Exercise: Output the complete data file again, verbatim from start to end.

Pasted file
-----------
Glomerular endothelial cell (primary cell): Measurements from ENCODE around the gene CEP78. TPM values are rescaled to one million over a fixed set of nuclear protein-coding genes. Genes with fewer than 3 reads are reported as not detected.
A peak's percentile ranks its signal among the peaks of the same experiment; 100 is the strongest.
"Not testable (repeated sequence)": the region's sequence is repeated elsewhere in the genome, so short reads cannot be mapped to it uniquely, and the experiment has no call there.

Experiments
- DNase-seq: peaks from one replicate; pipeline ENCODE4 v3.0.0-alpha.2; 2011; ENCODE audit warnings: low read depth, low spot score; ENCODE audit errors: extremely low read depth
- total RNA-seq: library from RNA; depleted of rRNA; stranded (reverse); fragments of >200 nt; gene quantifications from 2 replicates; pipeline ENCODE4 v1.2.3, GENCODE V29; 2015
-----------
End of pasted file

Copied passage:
Glomerular endothelial cell (primary cell): Measurements from ENCODE around the gene CEP78. TPM values are rescaled to one million over a fixed set of nuclear protein-coding genes. Genes with fewer than 3 reads are reported as not detected.
A peak's percentile ranks its signal among the peaks of the same experiment; 100 is the strongest.
"Not testable (repeated sequence)": the region's sequence is repeated elsewhere in the genome, so short reads cannot be mapped to it uniquely, and the experiment has no call there.

Experiments
- DNase-seq: peaks from one replicate; pipeline ENCODE4 v3.0.0-alpha.2; 2011; ENCODE audit warnings: low read depth, low spot score; ENCODE audit errors: extremely low read depth
- total RNA-seq: library from RNA; depleted of rRNA; stranded (reverse); fragments of >200 nt; gene quantifications from 2 replicates; pipeline ENCODE4 v1.2.3, GENCODE V29; 2015